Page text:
My friend recently got into growing weed, and she sent me an email expressing her concern for pests attacking her plants. I wanted to help her out, but the internet is freaking full of conflicting advice that it’s challenging to know what to do (and there are a lot of assholes on the internet, too).
So here’s my take on how to prevent pests and mold on your weed plants.
Protect your Weed Plants from Pest and Mold
The first thing you’ll want to do is make sure that their environment isn’t conducive to pests or mold. Some things that may contribute to this are:
- Temperature: Too high of a temperature can cause your cannabis plants to dry out, which makes them more susceptible.
- Humidity: Humidity is like your plants’ best friend if you’re trying to grow mold.
- Poor airflow: A lack of airflow gives pests more places to hide and breeds humidity for mold growth
- Light leak: The light given off by your lights will attract insects. It’s better to use the darkest materials possible so that no light escapes
- Crowded conditions: gives pests more places to hide
- Lack of air: Air circulation around the plants themselves is also suitable for pest and mold growth, so be sure to keep your plants spaced in a way that they have plenty of airflows.
Now, let’s talk about some preventative measures to protect your weed plants.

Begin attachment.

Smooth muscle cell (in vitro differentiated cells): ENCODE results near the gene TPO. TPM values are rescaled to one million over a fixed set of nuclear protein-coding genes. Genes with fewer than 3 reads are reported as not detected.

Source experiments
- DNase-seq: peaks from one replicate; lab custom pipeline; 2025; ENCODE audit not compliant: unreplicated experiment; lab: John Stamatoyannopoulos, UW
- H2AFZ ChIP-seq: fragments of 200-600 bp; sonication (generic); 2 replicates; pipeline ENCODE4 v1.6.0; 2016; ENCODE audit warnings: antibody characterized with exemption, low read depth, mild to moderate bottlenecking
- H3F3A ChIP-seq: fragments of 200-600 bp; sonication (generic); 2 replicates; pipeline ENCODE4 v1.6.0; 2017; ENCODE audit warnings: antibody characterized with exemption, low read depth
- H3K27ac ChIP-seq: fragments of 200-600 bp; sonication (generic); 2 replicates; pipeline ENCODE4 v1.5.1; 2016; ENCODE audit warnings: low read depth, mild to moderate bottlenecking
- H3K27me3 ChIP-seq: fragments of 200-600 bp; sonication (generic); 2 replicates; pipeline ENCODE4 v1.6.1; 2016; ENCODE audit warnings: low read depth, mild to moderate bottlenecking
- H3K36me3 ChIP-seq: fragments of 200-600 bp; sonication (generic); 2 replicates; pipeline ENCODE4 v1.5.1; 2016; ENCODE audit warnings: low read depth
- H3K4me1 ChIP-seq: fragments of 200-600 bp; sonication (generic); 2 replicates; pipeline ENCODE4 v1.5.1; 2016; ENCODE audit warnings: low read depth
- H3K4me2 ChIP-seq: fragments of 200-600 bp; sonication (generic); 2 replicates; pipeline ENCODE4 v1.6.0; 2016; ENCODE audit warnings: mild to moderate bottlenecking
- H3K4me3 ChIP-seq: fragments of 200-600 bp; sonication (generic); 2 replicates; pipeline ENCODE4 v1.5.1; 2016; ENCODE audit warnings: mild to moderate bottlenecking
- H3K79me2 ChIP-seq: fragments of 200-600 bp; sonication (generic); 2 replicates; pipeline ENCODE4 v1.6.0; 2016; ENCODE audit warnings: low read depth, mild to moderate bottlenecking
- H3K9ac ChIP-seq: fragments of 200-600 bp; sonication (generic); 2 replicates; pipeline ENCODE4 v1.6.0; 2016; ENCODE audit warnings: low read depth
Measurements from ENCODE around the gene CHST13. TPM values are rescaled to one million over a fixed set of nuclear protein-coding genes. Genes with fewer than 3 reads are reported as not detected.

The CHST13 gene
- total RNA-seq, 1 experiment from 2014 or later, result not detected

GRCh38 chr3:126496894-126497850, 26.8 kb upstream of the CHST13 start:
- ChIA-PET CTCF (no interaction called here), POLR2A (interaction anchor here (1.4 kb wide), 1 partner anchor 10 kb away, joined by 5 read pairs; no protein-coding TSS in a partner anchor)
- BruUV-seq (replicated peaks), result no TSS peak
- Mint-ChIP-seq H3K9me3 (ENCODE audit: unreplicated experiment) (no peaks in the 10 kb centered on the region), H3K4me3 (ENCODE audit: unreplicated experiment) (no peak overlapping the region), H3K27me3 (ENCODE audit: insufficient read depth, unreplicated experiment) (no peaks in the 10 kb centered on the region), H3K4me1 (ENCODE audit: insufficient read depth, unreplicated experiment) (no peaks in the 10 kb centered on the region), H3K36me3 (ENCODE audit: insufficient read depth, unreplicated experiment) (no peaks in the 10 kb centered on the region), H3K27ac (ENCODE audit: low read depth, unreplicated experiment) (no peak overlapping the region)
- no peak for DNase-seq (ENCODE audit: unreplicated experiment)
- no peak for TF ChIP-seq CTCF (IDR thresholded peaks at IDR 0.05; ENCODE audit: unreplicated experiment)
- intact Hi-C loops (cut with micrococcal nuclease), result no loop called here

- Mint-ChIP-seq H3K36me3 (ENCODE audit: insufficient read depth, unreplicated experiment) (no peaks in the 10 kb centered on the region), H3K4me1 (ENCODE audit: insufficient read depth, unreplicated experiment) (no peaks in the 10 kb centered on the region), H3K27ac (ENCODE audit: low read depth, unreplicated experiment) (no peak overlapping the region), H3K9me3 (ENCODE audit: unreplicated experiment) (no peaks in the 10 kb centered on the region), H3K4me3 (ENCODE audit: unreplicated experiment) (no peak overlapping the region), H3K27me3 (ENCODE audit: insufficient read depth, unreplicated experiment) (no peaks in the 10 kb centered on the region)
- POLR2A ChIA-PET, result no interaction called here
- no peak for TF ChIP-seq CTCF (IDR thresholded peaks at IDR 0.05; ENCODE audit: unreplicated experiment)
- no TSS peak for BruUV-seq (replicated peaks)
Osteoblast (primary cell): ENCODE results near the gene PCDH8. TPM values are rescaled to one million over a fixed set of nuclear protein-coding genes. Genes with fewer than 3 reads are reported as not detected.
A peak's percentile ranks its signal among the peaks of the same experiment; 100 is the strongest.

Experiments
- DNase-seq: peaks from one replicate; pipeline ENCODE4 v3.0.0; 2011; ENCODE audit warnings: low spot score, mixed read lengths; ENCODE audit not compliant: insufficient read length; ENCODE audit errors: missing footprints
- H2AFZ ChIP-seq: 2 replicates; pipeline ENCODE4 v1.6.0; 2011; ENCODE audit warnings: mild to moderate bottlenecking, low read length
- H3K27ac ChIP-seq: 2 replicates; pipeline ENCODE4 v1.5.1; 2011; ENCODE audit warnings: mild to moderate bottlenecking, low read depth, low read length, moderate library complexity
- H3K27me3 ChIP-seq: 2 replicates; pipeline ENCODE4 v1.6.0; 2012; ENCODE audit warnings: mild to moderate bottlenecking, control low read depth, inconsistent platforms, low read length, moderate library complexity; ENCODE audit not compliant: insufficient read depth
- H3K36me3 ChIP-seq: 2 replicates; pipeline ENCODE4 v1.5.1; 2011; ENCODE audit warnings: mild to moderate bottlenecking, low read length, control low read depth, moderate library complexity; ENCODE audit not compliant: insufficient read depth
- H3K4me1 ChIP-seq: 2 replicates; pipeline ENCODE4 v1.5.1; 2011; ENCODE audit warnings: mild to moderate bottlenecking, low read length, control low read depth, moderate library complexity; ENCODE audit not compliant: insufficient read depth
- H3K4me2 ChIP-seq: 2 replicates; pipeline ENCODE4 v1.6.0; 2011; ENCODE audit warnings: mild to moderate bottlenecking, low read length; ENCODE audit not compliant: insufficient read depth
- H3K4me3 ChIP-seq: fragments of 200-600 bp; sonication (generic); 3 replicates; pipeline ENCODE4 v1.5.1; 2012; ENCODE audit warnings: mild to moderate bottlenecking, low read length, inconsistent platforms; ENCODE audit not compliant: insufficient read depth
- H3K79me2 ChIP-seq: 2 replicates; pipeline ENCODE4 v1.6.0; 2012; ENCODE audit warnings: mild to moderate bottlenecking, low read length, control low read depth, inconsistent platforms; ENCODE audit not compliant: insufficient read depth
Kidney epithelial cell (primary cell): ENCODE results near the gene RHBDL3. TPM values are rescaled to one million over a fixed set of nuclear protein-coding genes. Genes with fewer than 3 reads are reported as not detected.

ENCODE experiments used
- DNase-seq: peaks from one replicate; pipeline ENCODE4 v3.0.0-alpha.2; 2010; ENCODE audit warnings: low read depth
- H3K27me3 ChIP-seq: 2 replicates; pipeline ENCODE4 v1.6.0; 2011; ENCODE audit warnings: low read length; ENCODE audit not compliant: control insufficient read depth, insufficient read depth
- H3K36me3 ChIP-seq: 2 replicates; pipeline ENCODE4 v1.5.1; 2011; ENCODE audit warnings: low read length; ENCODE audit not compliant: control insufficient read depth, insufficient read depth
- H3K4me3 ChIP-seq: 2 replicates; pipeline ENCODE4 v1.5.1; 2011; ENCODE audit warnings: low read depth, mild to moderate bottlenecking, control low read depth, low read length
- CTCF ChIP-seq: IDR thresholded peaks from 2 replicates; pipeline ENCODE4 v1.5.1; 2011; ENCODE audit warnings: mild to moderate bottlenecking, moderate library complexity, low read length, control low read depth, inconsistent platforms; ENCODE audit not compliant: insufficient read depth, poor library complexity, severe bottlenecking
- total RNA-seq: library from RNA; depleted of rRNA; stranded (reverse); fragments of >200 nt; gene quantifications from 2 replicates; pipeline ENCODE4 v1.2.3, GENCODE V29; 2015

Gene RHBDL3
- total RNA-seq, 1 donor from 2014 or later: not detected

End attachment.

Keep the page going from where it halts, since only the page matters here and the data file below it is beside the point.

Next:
Make sure you don’t use any known carcinogens pesticides and try not to use any pesticides at all. Instead, we’ll be focusing on ways to prevent pests by manipulating the environment and some nontoxic means of getting rid of them (just like with mold).
- Remove any dead leaves or branches from your weed plants. Pests love these spots because they’re dark, humid, and just the suitable environments for problems to breed.
- Keep your humidity down by simply increasing airflow. This is why it’s essential to keep your fans running 24/7, but be careful not to let too much wind hit your plants, so they don’t dry out. If you have a problem with high humidity where you live, consider using a dehumidifier in your grow room.
- Don’t leave any bowls out! Pests like to climb and hide in the leafy bits around the bowl of your bong or smoking apparatus. Ensure to clean it regularly (after every smoke session!) and wipe down anything that holds water.
- Keep your lights off during the night. Most pests are nocturnal, so if you keep your soft, gentle lights on all day and then soft, gentle moon-like light off during the night, problems will have a more challenging time finding their way around.
- Be very diligent about keeping an eye out for any insects that get in! Insects are much easier to eradicate when they’re still small.
- Clean up any spills or messes immediately, so your weed plants don’t spend any extra time in damp, humid environments.
Oh, and one last thing to protect your weed plants: keep the humidity way down during flowering! Most people have their fans on 24/7 to keep things ventilated but turn them off during flowering, which means you’ll want to be very careful not to let the room get too humid.
How many times do you need to water your plants every day?
Right, only once is enough. Can you answer this question for cannabis plants as well? Here are some interesting facts about these plants that might help better understand them.